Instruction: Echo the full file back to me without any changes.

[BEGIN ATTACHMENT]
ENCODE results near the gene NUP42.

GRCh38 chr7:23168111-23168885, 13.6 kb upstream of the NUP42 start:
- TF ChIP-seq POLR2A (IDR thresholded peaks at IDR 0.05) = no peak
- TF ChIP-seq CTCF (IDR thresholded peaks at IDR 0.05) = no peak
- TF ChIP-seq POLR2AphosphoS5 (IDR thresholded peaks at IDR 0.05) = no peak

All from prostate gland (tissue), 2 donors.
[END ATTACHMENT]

ENCODE results near the gene NUP42.

GRCh38 chr7:23168111-23168885, 13.6 kb upstream of the NUP42 start:
- TF ChIP-seq POLR2A (IDR thresholded peaks at IDR 0.05) = no peak
- TF ChIP-seq CTCF (IDR thresholded peaks at IDR 0.05) = no peak
- TF ChIP-seq POLR2AphosphoS5 (IDR thresholded peaks at IDR 0.05) = no peak

All from prostate gland (tissue), 2 donors.